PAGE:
LMSB posts contract summary on district website
MANDATA - Line Mountain School Board released a summary of the district's settlement contract to the Line Mountain Education Association (LMEA) on the district website Monday, detailing what the school board members are offering the 110 teachers in the union.
The information was released to show members of the public that the school board has been fair in the ongoing contracting negotiations with the teachers union, explained board President Troy Laudenslager.
"The district went public with our latest proposal, because we have been accused of stalling and taking advantage of the generosity of the teachers. We wanted the public to truly know how well our teachers are taken care of and what the minimum expectations are," he said.
Teachers have been working on an expired contract since June 2012 after a one-year extension of a five-year contract that ended June 30, 2011.
Last week, the teachers announced they will be "working to the rule," which means they will not volunteer their time for duties not described in their contract and will only work during contracted hours.
LMEA President and teacher Mark Shearer, who could not be reached Monday for further comment, previously said the purpose of the new policy is to demonstrate to the school board the amount of work they do voluntarily - both before and after the work day - for which they do not receive nor expect any compensation.
The board members are frustrated because they feel they've been demonized by the union, especially after another unsuccessful negotiation meeting Thursday, Laudenslager said.
Based on recent events, the entire board decided to release the district's latest offer, he said.
"I believe the taxpayers are the ones being taken advantage of by a union that feels they have given in too quickly in prior negotiations," Laudenslager said. "It is my belief that they feel holding out as long as possible will maximize what they receive in return. The union never seems satisfied with what they have, and they are always asking for more. At what point is enough enough?"
In the district's five-year proposal, which would be retroactive from July 1, 2012, to June 30, 2017, the average salary increase for anyone moving a step forward on the scale would be $1,670 in the first year. In the second year, it would be $1,920; the third year, $2,020; the fourth year, $2,120; and the fifth year, $2,220.
Based on a 17-step salary matrix, teachers below the highest step are guaranteed an average step movement raise of $1,670 even during salary freezes.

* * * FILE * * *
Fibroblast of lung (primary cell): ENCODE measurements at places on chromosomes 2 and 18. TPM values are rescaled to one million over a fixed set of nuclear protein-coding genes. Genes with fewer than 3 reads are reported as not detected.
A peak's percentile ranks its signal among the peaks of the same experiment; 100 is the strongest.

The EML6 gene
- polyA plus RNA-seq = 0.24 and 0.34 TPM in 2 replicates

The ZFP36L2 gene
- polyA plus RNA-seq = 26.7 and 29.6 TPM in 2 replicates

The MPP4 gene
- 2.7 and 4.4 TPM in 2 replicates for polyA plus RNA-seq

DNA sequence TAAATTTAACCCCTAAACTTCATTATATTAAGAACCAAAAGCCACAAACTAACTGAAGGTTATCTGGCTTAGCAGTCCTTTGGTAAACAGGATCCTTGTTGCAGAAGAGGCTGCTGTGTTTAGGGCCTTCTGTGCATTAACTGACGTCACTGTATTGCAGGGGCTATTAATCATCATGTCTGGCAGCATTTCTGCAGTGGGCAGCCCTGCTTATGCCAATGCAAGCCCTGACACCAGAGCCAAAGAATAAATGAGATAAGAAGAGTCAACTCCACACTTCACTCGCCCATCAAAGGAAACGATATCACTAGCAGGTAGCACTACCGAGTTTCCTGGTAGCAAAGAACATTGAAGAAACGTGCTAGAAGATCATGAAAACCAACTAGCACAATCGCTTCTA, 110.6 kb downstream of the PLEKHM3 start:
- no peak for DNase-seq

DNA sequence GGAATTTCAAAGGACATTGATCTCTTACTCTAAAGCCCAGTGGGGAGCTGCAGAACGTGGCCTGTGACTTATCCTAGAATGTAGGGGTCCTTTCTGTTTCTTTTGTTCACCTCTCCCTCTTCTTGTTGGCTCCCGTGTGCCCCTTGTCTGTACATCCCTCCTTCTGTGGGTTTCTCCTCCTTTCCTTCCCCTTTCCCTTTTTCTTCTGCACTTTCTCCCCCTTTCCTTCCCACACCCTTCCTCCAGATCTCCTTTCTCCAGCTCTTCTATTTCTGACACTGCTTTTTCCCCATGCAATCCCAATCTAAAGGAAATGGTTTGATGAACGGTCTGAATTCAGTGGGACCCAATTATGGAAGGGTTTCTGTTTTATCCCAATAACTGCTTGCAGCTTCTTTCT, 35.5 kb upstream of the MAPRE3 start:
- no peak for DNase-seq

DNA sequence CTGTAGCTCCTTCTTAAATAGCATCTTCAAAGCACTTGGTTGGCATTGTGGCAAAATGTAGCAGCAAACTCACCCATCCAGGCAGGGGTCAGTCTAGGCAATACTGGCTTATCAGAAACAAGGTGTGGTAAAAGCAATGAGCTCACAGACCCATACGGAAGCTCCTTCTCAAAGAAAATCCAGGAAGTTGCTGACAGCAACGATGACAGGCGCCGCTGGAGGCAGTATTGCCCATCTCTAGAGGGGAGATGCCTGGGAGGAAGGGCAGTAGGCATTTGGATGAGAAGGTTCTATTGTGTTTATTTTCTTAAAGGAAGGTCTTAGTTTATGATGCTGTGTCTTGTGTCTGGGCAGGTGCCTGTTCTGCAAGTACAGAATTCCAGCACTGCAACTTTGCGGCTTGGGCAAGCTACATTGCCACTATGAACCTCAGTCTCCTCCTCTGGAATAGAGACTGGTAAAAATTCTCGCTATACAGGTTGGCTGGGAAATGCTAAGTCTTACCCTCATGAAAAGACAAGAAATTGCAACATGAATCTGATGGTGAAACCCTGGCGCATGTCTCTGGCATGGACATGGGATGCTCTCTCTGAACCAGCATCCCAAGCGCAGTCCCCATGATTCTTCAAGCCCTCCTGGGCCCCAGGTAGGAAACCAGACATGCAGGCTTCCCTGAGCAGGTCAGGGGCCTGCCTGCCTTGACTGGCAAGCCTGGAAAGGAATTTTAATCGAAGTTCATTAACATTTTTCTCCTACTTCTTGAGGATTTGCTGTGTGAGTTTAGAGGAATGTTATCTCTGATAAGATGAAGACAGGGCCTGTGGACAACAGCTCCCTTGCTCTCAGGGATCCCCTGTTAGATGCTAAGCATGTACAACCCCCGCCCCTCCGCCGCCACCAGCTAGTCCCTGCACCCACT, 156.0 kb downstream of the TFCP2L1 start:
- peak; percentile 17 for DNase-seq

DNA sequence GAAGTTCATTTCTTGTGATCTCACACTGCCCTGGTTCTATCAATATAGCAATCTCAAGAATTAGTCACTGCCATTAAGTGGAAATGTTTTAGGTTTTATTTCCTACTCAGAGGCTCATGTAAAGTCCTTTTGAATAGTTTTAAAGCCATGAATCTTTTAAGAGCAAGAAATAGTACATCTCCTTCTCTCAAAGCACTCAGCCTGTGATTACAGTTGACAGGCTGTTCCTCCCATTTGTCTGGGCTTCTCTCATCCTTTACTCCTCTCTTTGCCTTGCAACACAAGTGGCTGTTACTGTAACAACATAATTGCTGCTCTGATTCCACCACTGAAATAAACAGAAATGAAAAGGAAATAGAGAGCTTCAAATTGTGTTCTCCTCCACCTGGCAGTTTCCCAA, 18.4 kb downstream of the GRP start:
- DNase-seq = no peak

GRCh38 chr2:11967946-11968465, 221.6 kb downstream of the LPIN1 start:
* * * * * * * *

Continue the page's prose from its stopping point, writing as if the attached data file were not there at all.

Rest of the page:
In addition to the step increases, the district also proposed the following increases: $0 in first year, $250 in the second year, $350 in the third, $450 in the fourth, and $550 in the fifth.
An additional $1,204 per year is given to anyone who gets a master's degree. For every 15 credits earned beyond a master's degree up to 60 credits, teachers will receive an additional $940, $941, $940 and $1,000 per year. Also, each step will be $1,000 higher than the corresponding step for a teacher with a doctorate degree.
The starting salary in the first year of the contract would be $32,838. By the fifth year, it would be $34,438. The top salary in the first year of the contract would be $63,582; by the fifth year, it would be $66,182.
Any work beyond the normal work day would increase from $22 an hour to $25 an hour, and the teachers would be required to attend four meetings with 10 days notice without additional pay instead of three meetings with 30 days notice.
As for health coverage, the district wants all employees to enroll in the Highmark Health Savings Account in which the district would supply $2,500 for a single household and $5,000 for a family starting Jan. 1, 2013. In subsequent years of 2015, 2016 and 2017, the district would deposit $1,700 into the employees's account for single household and $3,400 for families.
Employees would be required to pay a flat rate depending on the coverage plan or 8 percent of the premium, whichever is smaller.
Furthermore, the district is paying to the State Retirement Systems (PSERS) for each employee, and costs have dramatically increased over the past three years from 5.64 percent in 2010-11 to 16.93 percent in 2013-14.
Based on those numbers, the district said, an employee at the top of the current salary matrix being paid $63,582 is getting an addition $10,764 paid into their retirement account. If that teacher has family health insurance, that's another $16,542.54.
Therefore, the district is paying $90,889 per year for one teacher.
Laudenslager said the board has had 27 requests for additional pay from teachers for the first month of school.
"They are asking for $22 per hour for as little as five minutes of work past the required 7 1/2 hour workday," he said. "Unfortunately, I struggle to find times when many of them truly volunteer for anything past 7 1/2 hours per day without being paid."
Other details of the proposed contract include:
- An increase to the work day by 15 minutes. Teachers were originally required to work 7 hours and 30 minutes, but the district wants them to work 7 hours and 45 minutes.
- Each employee receives three personal days a year. The days will be cumulative to a maximum of five. The previous maximum was seven. However, if more than five days are accumulated, they will be credited to the employee's sick leave total; those days were lost in the previous contract.
- Full-time professional employees who waive health plan coverage from the district for entire year can participate in the cash exchange program in which they will be compensated $2,500 each year with one payment.
The full summary of the district's proposal can be found at http://www.linemountain.com.